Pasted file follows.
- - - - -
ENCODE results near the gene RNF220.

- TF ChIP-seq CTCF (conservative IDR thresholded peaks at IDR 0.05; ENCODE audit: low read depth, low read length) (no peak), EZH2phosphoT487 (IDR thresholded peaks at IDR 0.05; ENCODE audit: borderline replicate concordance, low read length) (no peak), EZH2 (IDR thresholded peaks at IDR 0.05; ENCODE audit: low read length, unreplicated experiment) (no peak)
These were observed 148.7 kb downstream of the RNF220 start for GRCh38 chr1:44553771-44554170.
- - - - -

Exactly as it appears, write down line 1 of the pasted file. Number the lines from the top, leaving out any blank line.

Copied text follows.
ENCODE results near the gene RNF220.